◦ if he wanted God to look at him, he had toward God
toward Your holy temple – reorient himself
◦ how to prevent dizziness from twirling or spinning: keep your eyes on a fixed point
◦ the devastating breakers and billows were Yahweh’s, but so was his holy temple

Water encompassed me to the point of death.
The great deep engulfed me,
Weeds were wrapped around my head.
I descended to the roots of the mountains.
The earth with its bars was around me forever.
But You have brought up my life from the pit, O LORD my God.
While I was fainting away,
I remembered the LORD,
And my prayer came to You,
Into Your holy temple. Jonah 2:5-7

Jonah’s Story – the longer version with more details

Water surrounded him, the deep engulfed him, weeds were wrapped around his head
point of death translates what is more literally, “unto my nefesh” (throat)
• since air passes through the throat, nefesh is also translated “soul”
◦ and since food is also taken through the throat, nefesh is translated “life”
◦ water up to the the organs of breathing and swallowing
• forgive me, but I am reminded of the Smothers Brothers singing, “I’m being eaten by a boa constrictor”
– v. 6 is a journey to extremes in space and time
• space: in a story of ups and downs, Jonah sinks to the lowest point in his story
◦ it is also the lowest point on earth — if you descend there, you do not return

Have you entered into the springs of the sea
Or walked in the recesses of the deep?
Have the gates of death been revealed to you,
Or have you seen the gates of deep darkness? (Job 38:16-17)

◦ there is a lot of spatial movement in the psalms, even to metaphysical regions
• time: forever – this is where Jonah hit bottom
◦ Alcoholics Anonymous stresses that some people must hit bottom before they change
◦ this is where Jonah’s Rescuer found him, O Yahweh my God

The moment he was running out of breath and his soul was fading,
– Jonah remembered, which means to bring into present moment awareness
• to take the mind back can begin the journey back
my prayer — the first step in returning is prayer (cf. Hos.14:1-2)
• the temple was the focal point of reconnecting with God
◦ that’s where Jonah’s prayer found God

Those who regard vain idols
Forsake their faithfulness,

But I will sacrifice to You
With the voice of thanksgiving.
That which I have vowed, I will pay.
Salvation is from the LORD. Jonah 2:8-9

The two lesson he learned through all of this

First, Those who regard vain idols — in my opinion, a poor translation
– the word “idol” does not appear in the Hebrew text
• it is assumed, because idols are sometimes referred to as emptiness, nothingness, vain
◦ I would prefer something like empty illusions
◦ for example, Jonah’s illusion that he could escape God or his will
faithfulness is not an accurate translation of hesed, but a theological interpretation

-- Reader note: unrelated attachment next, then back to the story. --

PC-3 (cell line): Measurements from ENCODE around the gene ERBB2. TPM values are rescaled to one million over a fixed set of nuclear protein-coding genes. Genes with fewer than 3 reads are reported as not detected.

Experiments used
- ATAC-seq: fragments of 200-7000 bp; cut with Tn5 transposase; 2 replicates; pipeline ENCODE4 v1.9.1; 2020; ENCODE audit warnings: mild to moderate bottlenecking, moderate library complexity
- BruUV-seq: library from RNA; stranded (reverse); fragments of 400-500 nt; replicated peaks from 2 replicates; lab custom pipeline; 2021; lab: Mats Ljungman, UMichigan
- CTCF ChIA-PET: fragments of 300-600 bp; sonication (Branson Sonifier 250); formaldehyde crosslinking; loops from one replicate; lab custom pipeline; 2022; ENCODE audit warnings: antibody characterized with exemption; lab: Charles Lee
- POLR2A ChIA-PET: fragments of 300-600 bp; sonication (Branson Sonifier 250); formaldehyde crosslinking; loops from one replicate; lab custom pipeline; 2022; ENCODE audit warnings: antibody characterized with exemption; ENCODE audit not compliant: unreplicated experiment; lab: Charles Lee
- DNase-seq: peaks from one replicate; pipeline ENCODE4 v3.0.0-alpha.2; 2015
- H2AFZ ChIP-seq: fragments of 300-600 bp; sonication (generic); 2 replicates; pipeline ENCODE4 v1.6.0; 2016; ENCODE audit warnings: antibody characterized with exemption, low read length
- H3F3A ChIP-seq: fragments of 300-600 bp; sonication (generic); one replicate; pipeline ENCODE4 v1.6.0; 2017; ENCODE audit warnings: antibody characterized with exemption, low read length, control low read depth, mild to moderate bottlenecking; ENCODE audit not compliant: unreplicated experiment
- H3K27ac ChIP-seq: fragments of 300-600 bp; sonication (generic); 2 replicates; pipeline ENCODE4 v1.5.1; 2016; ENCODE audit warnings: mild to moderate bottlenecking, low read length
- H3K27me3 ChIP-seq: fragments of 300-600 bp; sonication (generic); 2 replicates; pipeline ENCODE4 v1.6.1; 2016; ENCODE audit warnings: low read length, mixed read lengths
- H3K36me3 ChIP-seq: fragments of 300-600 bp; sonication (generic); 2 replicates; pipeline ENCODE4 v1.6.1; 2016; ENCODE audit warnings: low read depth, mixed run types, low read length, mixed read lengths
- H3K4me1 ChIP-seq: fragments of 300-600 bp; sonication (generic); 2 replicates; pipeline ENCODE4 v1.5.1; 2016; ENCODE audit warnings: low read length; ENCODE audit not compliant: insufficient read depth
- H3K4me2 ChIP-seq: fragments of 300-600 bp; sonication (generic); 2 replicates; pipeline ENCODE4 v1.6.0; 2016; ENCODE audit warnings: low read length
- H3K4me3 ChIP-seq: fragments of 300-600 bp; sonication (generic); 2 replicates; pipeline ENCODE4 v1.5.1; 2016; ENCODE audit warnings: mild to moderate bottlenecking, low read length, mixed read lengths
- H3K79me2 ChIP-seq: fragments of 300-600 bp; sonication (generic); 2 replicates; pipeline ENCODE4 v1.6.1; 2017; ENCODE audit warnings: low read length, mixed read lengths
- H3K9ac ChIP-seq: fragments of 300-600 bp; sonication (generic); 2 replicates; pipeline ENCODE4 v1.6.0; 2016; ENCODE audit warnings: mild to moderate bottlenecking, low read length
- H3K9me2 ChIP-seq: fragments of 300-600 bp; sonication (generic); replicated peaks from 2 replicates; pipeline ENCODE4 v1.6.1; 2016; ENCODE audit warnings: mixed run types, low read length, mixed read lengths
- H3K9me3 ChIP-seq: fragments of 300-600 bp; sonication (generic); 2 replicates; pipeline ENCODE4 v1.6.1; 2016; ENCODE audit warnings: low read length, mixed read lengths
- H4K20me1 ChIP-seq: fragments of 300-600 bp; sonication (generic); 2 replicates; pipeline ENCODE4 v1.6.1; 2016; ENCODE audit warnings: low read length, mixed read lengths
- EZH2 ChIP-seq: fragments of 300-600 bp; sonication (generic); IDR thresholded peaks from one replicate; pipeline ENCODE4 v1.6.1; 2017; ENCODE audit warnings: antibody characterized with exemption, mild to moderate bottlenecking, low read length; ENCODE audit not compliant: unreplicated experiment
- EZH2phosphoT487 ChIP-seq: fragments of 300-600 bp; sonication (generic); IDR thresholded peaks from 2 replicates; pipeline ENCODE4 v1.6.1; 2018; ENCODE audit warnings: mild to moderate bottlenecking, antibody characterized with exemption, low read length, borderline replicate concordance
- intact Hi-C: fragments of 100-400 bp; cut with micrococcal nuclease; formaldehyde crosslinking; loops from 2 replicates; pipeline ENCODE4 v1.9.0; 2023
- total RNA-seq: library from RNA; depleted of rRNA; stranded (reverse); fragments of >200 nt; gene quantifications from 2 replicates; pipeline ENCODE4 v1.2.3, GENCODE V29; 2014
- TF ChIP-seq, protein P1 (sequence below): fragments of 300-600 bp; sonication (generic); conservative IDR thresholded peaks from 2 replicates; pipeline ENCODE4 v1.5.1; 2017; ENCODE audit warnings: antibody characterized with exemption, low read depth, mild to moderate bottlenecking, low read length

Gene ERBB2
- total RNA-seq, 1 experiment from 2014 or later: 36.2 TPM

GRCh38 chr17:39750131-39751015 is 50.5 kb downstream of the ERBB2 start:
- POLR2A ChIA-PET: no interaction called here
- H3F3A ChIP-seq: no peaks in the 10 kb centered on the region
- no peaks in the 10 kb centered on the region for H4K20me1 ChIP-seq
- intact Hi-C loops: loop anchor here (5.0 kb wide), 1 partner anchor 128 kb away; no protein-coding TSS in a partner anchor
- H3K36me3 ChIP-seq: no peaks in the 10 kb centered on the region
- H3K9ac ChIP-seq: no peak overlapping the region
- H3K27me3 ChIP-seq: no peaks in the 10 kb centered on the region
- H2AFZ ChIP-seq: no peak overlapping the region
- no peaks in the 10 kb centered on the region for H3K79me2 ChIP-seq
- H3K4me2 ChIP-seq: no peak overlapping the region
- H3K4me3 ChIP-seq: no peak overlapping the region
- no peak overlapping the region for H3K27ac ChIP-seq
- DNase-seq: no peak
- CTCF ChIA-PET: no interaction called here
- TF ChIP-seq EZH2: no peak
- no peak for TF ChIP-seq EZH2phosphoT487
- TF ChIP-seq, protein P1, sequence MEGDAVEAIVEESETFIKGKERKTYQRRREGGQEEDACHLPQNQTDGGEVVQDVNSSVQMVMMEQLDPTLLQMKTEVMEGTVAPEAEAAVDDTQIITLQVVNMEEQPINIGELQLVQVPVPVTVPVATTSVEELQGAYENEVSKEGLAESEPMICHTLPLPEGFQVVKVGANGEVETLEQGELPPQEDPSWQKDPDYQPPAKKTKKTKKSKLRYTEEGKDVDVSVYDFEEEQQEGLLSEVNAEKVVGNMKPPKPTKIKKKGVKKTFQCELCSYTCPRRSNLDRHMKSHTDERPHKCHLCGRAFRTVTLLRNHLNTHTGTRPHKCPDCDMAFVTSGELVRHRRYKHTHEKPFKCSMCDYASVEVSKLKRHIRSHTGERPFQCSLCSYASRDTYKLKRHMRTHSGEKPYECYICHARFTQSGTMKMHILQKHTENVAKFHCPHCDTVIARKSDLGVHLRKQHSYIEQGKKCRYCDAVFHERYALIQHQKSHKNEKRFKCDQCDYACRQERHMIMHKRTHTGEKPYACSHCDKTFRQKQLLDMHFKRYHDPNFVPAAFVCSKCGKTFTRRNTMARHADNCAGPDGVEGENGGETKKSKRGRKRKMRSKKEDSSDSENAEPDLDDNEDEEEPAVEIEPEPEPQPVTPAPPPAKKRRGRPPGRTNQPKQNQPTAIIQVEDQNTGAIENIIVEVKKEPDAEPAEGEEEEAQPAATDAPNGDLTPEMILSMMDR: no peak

hesed is mercy, loving care and kindness
◦ those who cling to their empty illustions forfeit the real compassion God has for them
– the flip side of empty illusion is worship – it is what people do when rescued
• this is where the episode with the sailors ended,
◦ and it is where Jonah’s psalm resolves
• but Jonah’s worship has fuller, deeper expression
◦ this is because Jonah knew Yahweh
◦ his psalm is his voice of thanksgiving and the payment of his vow

The second lesson he learned: Salvation is from the LORD 
– not from other gods, putting up a valiant effort
• certainly not from empty illusions
• the message Jonah’s psalm is meant to communicate

Then the LORD commanded the fish, and it vomited Jonah up onto dry land. Jonah 2:10

A short, simple end to the story

What was swallowed in the sea got spewed onto dry land
– Phillip Cary referred to this as “a ridiculous anticlimax”

Conc: It is not only Jonah’s prayer that grabs our attention

His form of communicating it to us also demands attention
– he shifts from narrative prose to poetry
• a form of literature that requires us to exercise different reading skills
◦ poetry slows the pace of both our reading and of the story being told
◦ we have to feel our way through the poem
• a psalm, a poetic prayer like Jonah’s, is a work of art
◦ like the sacred clothing of the priests, psalms were composed for glory and for beauty (Ex. 28:2)
– these are missing elements in many of our prayers and worship
• not that we have to always pray beautiful prayers
◦ but that we give serious thought to our conversation with God (cf. Ecc. 5:1-2, 6-7)
◦ artful prayers are heart-full prayers (or heartfelt)
• think of the prayer Jesus composed for us to pray
◦ the Our Father reaches to the heights of heaven,
◦ yet takes into itself our deepest concerns here on earth

Allow your heart to pray in its native form–i.e., creatively
– as in other aspects of Christian spirituality, a child can lead us
• they are not afraid to express their deepest affection with crayons, paper and paste
– maybe write out one of your own prayers
• say your prayer in a poem, declare your gratitude in a psalm

Whatever else, let’s leave to one side
our adult fears and self-conscious concerns
and free our spirits into prayers and praise